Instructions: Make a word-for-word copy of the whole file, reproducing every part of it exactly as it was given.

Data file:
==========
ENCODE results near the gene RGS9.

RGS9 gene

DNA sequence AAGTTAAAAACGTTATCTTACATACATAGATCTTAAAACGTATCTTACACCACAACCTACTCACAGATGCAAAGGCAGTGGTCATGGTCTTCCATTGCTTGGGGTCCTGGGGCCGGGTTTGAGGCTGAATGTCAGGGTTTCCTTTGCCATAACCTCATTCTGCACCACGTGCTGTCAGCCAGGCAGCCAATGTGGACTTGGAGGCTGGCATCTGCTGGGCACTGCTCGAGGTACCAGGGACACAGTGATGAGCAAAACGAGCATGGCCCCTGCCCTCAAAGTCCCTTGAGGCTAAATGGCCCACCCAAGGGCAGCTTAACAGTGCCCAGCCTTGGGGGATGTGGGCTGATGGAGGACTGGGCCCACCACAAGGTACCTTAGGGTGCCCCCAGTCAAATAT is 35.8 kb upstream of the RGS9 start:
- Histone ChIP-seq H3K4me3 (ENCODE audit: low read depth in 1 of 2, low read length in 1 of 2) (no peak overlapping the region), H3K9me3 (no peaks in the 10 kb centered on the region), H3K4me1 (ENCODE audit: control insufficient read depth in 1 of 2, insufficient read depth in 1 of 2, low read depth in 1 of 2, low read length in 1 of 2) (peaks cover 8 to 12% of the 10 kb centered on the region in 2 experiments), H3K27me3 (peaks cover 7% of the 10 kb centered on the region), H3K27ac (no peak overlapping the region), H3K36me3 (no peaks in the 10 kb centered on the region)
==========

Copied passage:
ENCODE results near the gene RGS9.

RGS9 gene

DNA sequence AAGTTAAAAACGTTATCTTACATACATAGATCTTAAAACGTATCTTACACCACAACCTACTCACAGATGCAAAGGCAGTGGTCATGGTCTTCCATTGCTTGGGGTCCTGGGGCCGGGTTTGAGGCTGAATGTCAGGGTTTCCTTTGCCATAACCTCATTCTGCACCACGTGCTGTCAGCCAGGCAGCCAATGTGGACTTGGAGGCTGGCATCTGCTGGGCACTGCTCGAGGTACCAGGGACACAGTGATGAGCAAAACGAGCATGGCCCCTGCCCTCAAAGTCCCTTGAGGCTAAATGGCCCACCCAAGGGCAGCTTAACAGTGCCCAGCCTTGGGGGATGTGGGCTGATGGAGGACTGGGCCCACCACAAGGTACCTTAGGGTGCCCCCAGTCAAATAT is 35.8 kb upstream of the RGS9 start:
- Histone ChIP-seq H3K4me3 (ENCODE audit: low read depth in 1 of 2, low read length in 1 of 2) (no peak overlapping the region), H3K9me3 (no peaks in the 10 kb centered on the region), H3K4me1 (ENCODE audit: control insufficient read depth in 1 of 2, insufficient read depth in 1 of 2, low read depth in 1 of 2, low read length in 1 of 2) (peaks cover 8 to 12% of the 10 kb centered on the region in 2 experiments), H3K27me3 (peaks cover 7% of the 10 kb centered on the region), H3K27ac (no peak overlapping the region), H3K36me3 (no peaks in the 10 kb centered on the region)